Thursday, November 02, 2006
Razzle Dazzle, Schmazzle Fazzle
So, we have the lucky fortune of going to the theatre fairly regularly. We love it. The lights, the acting, the music, the dancing…it’s all good. What we’ve found is not so good is the stuff that happens surrounding the show. It seems as though some theatre-goers haven’t quite gotten the memo on the etiquette necessary for a night on the Great White Way. While some may consider this a rant, we prefer to think of it as a gentle reminder.
Cell phones – This seems pretty basic and for the most part, people are quite forgiving of an occasional slip of the ring. However, if your phone rings during a theatre production, please be advised that anything short of a desperate scramble to locate and silence your phone will result in glaring looks from those around you.
Snoring – It’s happened to the best of us. The theatre you’re in is dark, it’s warm, the actors are doing their best northern English accent turning their words into a melodic lullaby, and you…just…close…your …eyes…for…a…moment. Yup, you’re out. No crime there. However, breaking out into full honking snore definitely pushes the boundaries of acceptability. Our suggestion? Always go to the theatre with someone who is not afraid to jab you in the ribs.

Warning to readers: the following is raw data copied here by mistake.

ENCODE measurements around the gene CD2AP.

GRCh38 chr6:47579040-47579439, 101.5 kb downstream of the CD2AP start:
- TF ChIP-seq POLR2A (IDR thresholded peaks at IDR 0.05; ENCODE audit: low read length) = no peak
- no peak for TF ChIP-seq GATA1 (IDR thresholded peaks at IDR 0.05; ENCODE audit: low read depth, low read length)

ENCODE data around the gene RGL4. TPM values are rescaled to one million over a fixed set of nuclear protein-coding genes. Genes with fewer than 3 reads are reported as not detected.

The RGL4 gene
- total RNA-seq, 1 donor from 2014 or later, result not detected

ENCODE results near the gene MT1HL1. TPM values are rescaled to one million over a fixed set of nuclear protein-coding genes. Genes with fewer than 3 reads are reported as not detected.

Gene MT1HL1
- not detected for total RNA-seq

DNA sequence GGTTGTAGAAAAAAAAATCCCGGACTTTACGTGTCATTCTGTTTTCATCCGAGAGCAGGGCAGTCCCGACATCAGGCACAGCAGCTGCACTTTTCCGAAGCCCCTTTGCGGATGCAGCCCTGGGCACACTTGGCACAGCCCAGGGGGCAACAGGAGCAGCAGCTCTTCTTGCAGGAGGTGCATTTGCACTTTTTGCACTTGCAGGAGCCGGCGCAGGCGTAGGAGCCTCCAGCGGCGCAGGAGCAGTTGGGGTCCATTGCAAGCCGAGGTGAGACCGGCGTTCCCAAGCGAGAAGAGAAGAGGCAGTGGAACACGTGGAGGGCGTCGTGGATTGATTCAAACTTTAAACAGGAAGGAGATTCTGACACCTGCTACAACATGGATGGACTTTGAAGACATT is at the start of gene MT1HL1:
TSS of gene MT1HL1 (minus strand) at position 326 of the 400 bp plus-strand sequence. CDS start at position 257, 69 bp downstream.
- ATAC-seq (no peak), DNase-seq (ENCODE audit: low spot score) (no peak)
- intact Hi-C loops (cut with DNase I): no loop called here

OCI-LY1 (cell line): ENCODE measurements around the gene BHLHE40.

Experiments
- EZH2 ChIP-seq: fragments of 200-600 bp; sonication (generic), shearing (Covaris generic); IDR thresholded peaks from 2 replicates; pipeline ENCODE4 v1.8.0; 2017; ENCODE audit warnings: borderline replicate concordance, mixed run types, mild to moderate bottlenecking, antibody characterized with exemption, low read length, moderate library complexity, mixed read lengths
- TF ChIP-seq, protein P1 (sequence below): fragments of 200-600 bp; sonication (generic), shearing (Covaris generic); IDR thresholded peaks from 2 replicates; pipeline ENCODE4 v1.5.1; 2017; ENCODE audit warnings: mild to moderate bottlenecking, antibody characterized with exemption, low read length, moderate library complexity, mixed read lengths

Wrappers – Do not crinkle wrappers in the theatre. Ever. Period. It’s annoying.
Inappropriate Clapping – Why should people clap at the theatre? Because they like what they see or like what they hear on stage. But, it seems like some people just clap to…clap. As though a Pavlovian response to the end of a scene. We think that you should follow the sage advice of one of our favorite songs - “If you’re happy and you know it, clap your hands.” Otherwise, keep it quiet.
Standing Ovations – This leads us into our biggest pet peeve - the standing ovation. We’d like to suggest that a standing ovation is not required every evening at the theatre. A radical thought, we realize, but a true one. We’re not saying they shouldn’t happen, because we have been known to jump to our feet to honor an amazing performance. But does it have to occur with every show, every night? We think not. Let’s reclaim the standing O, people. Restore it to its former glory. Save it for the nights when you are positive the show or the performer on stage is just inches from their Tony nomination.